Instead, Rogowski led the way with 22 points while Megan Podkowa finished with 18 and Hrynko with 14 in the 74-65 victory that advanced the Blue Demons into the NCAA Sweet 16.

“My favorite memory of this season is the Duke game,” said Rogowski as DePaul hit a season-high 14 three-pointers. “Beating Duke on their home court with them being the No. 2 seed was special. They don’t lose at Cameron.

“No one thought we could win, and that was the best.”

DePaul’s bid for its first Elite Eight appearance was halted after an 84-65 loss to Texas A&M in the Lincoln, Neb. regional. In the final game of her career, Penny came through with 24 points.

“We saw an advantage for me inside against their bigger post players,” said Penny, who is 11th in the nation in field goal percentage. “I was quicker, and the team did a good job focusing on me and getting me the ball.”

It rekindled memories of Penny’s memorable run of six consecutive games with 21 or more points from Dec. 29-Jan. 14 that included 29 against Bradley, 27 versus Xavier and 26 against Creighton.

“I was coming out really focused,” Penny said. “I did a good job of finishing and being strong inside. I have to give our guards a lot of credit for getting me the ball around the basket. They constantly found me all over the floor.

“During that stretch, it felt like all my shots were going in. The guards set me up with a lot of quality shots.”

One of those guards noticed the evolution of the teammate nicknamed Jas.

“I’m proud of how everyone came out of their shell---especially Jasmine Penny,” Jenkins said. “My first couple of years here, she hardly said anything. On my official visit, Keisha Hampton and Taylor Pikes took me Downtown. Jas was with us, but hardly said a word. It was like: ‘Who is this person?’

“This season, you saw Jas talking to us on the floor and telling us what to do. That was a big factor in our success. Others players were thinking that if Jas can come out of her shell, why not me.

“People always talk about the intangibles of a winning program. Jas coming out of her shell was a big one. Seeing her emerge made us realize that every player has a little something that helps the team. She was such a terrific team player who said all the right things.”

Perhaps the biggest intangible was the maturation of Brittany Hrynko. The immensely talented junior who could freeze you with a cross-over move as easily as she steps back and buries an NBA 3-pointer earned an invitation to the 2013 USA World University Games Team Trials because of her offensive prowess as a freshman and sophomore.

This season, Bruno challenged Hrynko to become as good a passer as she is a scorer.

Mission accomplished.

“Brit did a great job of finding other people and led the BIG EAST Conference in assists,” said Jenkins, who paired with Hrynko in a dual point guard lineup. “The most important factor in our wins was Brit’s unselfishness and getting the ball to her teammates.

“She was more of a shooting guard last year, but dedicated herself this year to playing the point and also scoring the ball. She has had a lot to deal with the last couple of years, and her ability to focus on what’s best for the team is what makes her such a great player.”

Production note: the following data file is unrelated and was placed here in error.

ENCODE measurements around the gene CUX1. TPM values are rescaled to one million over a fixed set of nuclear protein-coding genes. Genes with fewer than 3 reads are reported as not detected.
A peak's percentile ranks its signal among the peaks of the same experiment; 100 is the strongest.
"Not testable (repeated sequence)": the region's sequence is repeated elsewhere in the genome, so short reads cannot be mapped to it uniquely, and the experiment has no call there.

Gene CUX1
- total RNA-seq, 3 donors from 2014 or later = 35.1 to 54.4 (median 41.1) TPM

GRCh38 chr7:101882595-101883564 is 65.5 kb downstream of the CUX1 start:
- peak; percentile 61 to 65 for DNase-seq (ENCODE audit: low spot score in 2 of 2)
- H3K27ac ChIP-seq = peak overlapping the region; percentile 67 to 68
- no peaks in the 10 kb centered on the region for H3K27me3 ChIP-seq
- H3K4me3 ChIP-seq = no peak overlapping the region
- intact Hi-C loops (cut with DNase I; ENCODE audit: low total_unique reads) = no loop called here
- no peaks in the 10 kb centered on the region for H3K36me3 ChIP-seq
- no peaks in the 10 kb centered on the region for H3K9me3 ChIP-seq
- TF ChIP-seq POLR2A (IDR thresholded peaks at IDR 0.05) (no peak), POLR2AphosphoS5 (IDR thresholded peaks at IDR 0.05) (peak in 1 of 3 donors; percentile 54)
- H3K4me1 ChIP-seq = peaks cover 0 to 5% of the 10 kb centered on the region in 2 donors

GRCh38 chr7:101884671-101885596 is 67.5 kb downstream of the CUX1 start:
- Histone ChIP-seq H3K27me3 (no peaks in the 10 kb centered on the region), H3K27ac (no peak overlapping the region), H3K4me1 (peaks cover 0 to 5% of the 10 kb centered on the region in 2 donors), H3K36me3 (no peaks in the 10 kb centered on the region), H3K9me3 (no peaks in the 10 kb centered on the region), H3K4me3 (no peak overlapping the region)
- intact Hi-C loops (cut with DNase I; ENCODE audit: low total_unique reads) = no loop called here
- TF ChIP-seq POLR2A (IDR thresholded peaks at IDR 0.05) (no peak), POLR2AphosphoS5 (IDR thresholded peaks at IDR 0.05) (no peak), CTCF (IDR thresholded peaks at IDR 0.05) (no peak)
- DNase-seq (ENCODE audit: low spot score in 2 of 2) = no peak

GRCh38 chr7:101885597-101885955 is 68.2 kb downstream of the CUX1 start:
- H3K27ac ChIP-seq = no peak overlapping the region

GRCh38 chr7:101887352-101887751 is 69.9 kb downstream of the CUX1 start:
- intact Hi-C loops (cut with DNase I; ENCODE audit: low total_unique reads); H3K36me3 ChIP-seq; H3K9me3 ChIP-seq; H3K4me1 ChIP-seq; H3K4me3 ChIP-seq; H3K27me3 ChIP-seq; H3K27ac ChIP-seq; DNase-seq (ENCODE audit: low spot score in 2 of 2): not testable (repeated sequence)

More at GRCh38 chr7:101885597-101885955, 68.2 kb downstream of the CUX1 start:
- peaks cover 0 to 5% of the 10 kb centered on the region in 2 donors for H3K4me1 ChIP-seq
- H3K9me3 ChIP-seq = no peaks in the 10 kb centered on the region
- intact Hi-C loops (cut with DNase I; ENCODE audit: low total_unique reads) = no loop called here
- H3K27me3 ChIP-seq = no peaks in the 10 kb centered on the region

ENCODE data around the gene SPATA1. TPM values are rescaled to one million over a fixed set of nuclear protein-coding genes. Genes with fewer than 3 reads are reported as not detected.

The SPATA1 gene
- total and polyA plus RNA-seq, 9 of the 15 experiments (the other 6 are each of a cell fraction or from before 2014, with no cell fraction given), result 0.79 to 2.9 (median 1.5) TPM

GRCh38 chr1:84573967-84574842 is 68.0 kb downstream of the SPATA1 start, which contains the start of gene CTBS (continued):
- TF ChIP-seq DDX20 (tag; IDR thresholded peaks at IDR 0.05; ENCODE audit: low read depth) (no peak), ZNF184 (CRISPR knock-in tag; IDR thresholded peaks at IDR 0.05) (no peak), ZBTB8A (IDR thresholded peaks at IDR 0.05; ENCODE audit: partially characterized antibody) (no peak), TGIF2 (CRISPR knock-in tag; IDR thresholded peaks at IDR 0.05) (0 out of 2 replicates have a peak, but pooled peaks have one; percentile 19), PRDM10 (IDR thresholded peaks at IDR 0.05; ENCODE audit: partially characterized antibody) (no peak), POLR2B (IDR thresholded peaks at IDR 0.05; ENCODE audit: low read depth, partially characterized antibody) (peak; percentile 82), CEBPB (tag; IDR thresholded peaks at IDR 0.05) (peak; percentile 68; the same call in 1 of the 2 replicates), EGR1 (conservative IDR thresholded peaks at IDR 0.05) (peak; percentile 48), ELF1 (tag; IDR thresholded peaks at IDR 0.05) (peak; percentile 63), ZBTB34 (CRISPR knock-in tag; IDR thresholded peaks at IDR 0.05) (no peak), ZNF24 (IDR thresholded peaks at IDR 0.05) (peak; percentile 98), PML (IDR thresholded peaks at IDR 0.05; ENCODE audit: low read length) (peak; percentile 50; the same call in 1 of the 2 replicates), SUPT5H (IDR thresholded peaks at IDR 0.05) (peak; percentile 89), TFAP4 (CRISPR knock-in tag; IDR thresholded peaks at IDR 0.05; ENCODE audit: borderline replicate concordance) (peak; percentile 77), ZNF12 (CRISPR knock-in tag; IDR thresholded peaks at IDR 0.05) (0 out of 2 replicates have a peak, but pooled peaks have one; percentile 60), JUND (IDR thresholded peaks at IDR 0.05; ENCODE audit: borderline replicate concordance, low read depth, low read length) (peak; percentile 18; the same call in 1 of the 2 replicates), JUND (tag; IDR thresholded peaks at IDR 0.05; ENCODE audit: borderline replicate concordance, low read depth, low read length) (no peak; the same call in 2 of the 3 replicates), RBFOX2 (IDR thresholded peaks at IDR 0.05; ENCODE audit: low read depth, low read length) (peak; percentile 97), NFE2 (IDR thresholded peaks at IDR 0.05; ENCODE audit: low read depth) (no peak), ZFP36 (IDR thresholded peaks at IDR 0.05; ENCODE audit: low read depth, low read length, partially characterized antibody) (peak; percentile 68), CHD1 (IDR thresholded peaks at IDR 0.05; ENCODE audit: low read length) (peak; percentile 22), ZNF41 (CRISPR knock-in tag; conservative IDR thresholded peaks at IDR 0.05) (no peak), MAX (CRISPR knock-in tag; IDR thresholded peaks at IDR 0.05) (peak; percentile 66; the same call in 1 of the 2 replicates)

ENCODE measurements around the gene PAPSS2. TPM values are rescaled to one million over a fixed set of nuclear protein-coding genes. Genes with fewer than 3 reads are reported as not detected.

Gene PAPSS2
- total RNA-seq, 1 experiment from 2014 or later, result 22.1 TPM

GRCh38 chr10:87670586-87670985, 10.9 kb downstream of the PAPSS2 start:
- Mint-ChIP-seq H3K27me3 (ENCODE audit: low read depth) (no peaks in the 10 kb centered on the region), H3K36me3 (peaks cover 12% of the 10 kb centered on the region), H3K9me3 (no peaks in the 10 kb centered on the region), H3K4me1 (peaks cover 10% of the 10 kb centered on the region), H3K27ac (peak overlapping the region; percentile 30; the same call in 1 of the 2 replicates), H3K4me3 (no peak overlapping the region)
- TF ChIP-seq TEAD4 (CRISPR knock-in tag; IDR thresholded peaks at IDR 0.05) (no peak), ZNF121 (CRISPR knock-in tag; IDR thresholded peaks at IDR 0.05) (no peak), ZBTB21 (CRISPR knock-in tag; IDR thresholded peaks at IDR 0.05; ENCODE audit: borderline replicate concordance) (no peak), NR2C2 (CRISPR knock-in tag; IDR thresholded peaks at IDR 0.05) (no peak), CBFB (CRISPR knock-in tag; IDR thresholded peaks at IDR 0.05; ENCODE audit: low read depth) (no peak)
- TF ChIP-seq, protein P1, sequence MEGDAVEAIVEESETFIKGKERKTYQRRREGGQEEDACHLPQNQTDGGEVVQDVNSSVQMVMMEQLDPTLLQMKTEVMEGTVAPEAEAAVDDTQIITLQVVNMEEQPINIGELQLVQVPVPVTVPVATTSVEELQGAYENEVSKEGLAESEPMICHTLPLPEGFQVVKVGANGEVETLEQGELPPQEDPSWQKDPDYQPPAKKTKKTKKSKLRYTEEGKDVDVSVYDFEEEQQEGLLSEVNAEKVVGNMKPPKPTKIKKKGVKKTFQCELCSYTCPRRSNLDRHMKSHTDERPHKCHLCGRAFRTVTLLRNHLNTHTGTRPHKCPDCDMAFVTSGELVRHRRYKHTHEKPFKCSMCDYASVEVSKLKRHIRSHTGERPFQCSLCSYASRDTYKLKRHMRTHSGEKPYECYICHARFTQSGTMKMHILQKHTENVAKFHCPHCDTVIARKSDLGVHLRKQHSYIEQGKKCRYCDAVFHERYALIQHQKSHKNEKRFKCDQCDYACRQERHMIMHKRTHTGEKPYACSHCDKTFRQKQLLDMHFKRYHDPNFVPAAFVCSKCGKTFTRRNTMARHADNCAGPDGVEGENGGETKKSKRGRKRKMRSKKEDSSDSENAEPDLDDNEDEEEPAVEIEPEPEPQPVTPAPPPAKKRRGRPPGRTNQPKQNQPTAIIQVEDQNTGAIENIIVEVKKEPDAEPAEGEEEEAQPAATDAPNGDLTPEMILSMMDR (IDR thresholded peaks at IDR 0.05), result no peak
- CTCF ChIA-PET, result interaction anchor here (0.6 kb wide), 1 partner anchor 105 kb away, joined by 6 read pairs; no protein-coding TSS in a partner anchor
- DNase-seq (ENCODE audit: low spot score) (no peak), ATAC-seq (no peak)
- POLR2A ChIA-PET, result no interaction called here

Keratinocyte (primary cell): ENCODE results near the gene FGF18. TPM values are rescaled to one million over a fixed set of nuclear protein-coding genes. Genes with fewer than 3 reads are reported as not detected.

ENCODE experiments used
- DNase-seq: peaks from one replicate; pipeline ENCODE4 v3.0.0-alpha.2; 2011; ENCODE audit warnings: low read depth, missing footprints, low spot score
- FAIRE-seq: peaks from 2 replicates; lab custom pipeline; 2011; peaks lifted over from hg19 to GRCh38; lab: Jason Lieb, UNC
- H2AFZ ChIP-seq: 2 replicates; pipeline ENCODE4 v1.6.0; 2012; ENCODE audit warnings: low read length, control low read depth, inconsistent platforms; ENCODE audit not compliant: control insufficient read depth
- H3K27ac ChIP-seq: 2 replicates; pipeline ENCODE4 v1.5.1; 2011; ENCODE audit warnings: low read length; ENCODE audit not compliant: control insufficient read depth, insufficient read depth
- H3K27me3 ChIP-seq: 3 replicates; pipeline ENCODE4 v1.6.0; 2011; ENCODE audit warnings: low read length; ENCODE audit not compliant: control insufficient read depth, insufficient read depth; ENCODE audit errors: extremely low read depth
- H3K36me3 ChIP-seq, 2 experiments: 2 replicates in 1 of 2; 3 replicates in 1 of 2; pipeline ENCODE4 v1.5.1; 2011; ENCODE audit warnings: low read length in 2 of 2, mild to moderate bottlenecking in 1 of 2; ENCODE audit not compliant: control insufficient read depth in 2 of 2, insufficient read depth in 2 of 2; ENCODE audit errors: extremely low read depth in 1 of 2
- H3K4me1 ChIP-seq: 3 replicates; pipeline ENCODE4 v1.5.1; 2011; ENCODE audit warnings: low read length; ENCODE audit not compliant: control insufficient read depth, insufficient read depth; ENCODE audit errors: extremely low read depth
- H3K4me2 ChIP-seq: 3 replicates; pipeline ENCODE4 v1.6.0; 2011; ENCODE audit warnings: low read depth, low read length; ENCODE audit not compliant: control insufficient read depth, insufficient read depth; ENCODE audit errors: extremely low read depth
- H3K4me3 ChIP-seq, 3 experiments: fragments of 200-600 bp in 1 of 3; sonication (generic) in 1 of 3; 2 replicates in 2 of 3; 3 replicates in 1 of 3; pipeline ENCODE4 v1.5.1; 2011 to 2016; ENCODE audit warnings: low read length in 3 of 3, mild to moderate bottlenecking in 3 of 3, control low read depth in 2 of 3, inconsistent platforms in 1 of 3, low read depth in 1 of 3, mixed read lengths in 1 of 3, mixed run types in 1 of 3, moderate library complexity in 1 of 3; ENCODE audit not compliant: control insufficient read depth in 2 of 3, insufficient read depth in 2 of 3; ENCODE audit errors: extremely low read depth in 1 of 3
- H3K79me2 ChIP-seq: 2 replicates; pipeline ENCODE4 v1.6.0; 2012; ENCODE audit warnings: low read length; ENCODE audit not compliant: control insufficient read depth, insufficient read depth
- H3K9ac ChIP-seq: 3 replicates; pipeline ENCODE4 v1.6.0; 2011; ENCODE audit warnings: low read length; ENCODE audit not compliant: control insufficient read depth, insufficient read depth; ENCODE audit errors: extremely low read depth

Bruno was encouraged by Hrynko becoming a more complete player.

“Brittany Hrynko did a good job of facilitating and scoring,” Bruno said. “What you saw in our NCAA games against Oklahoma and Duke was Brit taking command of facilitating and scoring.

“Take the shots you can make. Next season, I’m looking forward to Brit taking that facilitating and scoring to an even higher level.”

And, Bruno will keep his fingers crossed that his team will again enjoy a relatively injury-free season.

“Staying healthy was huge, and it was a tribute to our players working hard with our trainer Dave McAuliffe, Chris Dresher of strength and conditioning and our assistant coaches,” Bruno said. “Kelsey Smith provided us with experienced leadership, but was never able to get any momentum going because of her injuries. That was our one drawback, health-wise.”

Four starters (Hrynko, Jenkins, Rogowski, Podkowa) and five of the top six players (including Jessica January) are back next season. Bruno said he is also looking for contributions from Brooke Schulte, Brandi Harvey-Carr, Meri Bennett-Swanson and ShaKeya Graves.

All that returning talent is bolstered by a stellar recruiting class.

“All three incoming guards are tough, competitive players and throw-back type athletes,” Bruno said. “Lauren Prochaska from Trinity is a pure point guard. Ashton Millender from Marian Catholic is a true two-guard. Meghan Waldron of Wheaton Warrenville South can play at either spot and will cut your heart out to beat you.

“Marte Grays is a 6-foot, 2-inch player who will give us size and excellent footwork to play inside. She has great speed, quickness, athleticism, and her length will add impact to our ball press. She can score inside and also step outside and hit the 3-point shot.

“I can’t wait to get Elri Liebenberg from South Africa into our program. She has huge upside and looks to be about 6-feet, 6-inches. Once we measure her, maybe she’s actually 6-7 or 6-8. Elri has a chance to develop into an outstanding post player who can also run the floor and give us another player with live, athletic hops.”

If all goes well, the Blue Demons could duplicate or even surpass the success of 2013-14.

“This was a great season, and it was about finding myself and taking on a bigger role of leadership,” Jenkins said. “We had a great run to the Sweet 16, and I wouldn’t want to do this with anyone else. We became so close as the year progressed.

“It wasn’t like that at the beginning of the season, and maybe that’s why we lost some games back then. But there was a turning point where we came to know each other on a more personal level, and that was a big reason why we went on the nine-game winning streak late in the season.

“Everyone was so unselfish and loved sharing the ball. No one put up an enormous amount of shots or focused on making sure they got theirs. That unselfishness is what made it so special.

"It was like my mom always says: ‘One team, one goal---you have the rest of your life to worry about yourself.’”